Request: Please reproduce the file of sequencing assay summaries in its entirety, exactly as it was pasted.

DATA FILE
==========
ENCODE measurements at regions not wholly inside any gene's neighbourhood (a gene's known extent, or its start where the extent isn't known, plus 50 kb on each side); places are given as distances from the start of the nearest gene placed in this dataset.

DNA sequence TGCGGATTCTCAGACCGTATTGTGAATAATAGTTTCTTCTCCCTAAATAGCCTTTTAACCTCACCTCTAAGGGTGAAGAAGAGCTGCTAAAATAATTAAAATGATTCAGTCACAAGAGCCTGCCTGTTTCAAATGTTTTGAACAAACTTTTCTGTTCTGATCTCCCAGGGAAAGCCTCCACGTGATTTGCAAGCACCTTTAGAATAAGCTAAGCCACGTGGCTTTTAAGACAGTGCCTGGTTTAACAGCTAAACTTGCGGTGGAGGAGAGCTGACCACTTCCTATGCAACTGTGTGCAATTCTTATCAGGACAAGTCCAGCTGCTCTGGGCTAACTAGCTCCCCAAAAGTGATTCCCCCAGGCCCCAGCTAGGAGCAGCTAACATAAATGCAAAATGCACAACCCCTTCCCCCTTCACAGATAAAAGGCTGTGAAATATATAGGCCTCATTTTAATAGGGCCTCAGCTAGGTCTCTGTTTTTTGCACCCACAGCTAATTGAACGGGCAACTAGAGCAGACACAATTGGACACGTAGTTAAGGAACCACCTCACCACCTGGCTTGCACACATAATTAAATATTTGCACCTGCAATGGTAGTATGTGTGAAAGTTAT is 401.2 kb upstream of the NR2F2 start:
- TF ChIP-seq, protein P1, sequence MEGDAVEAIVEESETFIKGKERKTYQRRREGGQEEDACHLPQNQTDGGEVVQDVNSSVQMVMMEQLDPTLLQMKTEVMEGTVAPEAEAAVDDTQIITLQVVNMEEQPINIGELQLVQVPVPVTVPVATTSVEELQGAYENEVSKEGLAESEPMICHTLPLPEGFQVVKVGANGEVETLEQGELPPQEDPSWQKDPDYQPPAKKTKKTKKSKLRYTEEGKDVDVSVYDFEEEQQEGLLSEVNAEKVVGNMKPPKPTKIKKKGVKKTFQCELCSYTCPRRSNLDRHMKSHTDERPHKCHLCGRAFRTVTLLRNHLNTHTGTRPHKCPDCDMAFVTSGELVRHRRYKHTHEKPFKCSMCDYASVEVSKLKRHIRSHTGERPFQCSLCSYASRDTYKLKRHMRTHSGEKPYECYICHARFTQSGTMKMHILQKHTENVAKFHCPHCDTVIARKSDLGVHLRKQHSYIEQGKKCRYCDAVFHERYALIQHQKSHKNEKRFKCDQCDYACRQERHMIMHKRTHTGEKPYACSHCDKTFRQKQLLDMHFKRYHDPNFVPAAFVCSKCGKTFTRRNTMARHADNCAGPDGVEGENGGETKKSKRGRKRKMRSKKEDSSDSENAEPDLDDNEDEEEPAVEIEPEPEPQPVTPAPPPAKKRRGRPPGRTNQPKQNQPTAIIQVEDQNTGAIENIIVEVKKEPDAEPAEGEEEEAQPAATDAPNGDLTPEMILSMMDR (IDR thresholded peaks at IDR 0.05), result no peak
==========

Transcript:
ENCODE measurements at regions not wholly inside any gene's neighbourhood (a gene's known extent, or its start where the extent isn't known, plus 50 kb on each side); places are given as distances from the start of the nearest gene placed in this dataset.

DNA sequence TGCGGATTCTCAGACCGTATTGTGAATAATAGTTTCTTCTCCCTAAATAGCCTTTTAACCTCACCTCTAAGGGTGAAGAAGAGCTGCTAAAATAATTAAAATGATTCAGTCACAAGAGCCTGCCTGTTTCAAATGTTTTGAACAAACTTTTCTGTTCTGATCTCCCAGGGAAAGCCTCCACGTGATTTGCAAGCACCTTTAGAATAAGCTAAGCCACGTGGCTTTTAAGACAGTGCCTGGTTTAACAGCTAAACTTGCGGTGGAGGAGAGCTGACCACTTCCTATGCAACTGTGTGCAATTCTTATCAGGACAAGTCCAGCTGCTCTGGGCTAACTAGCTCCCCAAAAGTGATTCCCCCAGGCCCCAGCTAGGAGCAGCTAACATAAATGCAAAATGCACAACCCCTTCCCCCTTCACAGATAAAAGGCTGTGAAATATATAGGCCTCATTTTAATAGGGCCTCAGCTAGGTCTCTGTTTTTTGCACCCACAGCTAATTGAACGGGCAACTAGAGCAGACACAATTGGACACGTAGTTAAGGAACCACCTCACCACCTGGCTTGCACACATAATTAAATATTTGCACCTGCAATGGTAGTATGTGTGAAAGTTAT is 401.2 kb upstream of the NR2F2 start:
- TF ChIP-seq, protein P1, sequence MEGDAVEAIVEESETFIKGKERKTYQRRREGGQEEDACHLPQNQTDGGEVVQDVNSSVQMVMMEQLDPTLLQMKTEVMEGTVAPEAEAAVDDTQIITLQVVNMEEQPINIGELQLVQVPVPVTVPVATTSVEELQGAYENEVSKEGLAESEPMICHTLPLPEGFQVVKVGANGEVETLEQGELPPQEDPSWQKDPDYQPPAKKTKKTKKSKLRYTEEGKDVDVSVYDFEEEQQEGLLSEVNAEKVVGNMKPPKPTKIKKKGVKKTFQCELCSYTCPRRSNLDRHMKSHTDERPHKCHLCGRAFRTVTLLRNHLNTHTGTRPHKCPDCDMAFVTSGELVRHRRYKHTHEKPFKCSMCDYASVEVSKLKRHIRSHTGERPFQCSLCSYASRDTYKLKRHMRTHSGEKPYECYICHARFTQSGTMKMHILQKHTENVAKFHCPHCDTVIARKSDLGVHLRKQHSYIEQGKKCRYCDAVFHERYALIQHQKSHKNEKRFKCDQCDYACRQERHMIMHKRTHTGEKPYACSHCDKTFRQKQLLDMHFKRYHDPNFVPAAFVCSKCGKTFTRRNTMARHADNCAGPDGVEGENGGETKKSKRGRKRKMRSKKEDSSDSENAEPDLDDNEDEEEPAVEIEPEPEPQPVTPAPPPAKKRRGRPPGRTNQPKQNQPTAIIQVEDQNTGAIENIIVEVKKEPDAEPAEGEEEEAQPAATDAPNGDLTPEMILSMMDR (IDR thresholded peaks at IDR 0.05), result no peak